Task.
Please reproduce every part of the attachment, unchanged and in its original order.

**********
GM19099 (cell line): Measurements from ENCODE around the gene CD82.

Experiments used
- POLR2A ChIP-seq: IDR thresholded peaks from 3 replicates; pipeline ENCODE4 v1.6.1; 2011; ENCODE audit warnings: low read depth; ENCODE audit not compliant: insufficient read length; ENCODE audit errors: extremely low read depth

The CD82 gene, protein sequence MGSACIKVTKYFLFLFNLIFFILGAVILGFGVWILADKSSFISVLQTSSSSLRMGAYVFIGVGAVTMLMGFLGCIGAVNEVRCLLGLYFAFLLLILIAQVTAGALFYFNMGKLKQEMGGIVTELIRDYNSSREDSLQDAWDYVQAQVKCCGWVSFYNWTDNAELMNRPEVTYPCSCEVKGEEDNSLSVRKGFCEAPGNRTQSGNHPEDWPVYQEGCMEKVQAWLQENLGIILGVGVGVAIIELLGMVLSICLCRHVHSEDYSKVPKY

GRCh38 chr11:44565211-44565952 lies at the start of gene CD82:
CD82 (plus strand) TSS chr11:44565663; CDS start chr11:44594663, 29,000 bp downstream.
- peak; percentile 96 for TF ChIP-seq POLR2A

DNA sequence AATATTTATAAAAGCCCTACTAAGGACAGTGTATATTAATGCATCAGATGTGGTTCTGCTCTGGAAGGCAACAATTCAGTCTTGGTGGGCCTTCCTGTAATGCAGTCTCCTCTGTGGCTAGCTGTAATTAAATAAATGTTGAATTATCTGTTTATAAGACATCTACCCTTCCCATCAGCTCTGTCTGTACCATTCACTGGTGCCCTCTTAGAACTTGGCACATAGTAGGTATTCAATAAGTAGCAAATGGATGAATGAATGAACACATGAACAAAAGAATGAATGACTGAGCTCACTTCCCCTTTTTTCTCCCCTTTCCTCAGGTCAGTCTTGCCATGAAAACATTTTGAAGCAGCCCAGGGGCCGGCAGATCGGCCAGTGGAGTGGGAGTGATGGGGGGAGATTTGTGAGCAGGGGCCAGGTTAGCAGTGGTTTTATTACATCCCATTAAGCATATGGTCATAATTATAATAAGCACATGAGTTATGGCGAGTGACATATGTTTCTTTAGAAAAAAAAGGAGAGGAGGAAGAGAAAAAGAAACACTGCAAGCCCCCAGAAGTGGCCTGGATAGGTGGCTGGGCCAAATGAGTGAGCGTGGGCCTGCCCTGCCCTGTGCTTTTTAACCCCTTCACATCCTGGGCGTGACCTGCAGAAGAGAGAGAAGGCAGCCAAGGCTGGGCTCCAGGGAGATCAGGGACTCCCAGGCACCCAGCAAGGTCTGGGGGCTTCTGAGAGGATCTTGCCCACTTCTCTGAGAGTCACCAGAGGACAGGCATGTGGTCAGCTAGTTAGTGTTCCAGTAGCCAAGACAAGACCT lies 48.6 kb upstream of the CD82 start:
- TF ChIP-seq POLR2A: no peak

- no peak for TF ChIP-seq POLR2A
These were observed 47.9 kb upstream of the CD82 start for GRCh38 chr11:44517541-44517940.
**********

GM19099 (cell line): Measurements from ENCODE around the gene CD82.

Experiments used
- POLR2A ChIP-seq: IDR thresholded peaks from 3 replicates; pipeline ENCODE4 v1.6.1; 2011; ENCODE audit warnings: low read depth; ENCODE audit not compliant: insufficient read length; ENCODE audit errors: extremely low read depth

The CD82 gene, protein sequence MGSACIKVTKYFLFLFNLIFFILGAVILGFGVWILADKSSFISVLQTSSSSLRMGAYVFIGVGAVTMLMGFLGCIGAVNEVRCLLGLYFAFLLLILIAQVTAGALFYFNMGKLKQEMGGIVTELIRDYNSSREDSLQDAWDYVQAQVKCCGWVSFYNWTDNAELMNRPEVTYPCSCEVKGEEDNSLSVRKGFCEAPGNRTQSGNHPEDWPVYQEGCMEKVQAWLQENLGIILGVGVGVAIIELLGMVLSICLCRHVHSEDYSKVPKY

GRCh38 chr11:44565211-44565952 lies at the start of gene CD82:
CD82 (plus strand) TSS chr11:44565663; CDS start chr11:44594663, 29,000 bp downstream.
- peak; percentile 96 for TF ChIP-seq POLR2A

DNA sequence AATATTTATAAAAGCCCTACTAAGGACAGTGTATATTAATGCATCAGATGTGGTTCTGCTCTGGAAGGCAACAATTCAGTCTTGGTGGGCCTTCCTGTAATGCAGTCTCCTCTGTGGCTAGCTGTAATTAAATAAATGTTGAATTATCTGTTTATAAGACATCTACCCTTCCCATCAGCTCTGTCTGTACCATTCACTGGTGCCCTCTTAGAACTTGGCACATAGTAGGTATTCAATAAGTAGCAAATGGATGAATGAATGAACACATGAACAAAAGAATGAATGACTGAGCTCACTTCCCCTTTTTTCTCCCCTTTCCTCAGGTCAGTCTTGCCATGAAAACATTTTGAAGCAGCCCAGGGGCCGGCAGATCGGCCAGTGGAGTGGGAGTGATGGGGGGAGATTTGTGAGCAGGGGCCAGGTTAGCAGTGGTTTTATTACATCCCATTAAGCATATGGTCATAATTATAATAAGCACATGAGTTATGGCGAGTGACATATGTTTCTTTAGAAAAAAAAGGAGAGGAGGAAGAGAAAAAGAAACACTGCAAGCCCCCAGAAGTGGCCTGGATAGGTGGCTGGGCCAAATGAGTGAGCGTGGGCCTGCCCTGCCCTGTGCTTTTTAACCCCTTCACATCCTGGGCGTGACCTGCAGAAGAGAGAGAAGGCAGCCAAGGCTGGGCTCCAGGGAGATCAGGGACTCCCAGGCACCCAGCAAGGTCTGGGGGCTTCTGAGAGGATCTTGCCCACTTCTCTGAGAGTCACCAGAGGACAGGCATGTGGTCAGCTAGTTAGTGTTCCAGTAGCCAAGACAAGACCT lies 48.6 kb upstream of the CD82 start:
- TF ChIP-seq POLR2A: no peak

- no peak for TF ChIP-seq POLR2A
These were observed 47.9 kb upstream of the CD82 start for GRCh38 chr11:44517541-44517940.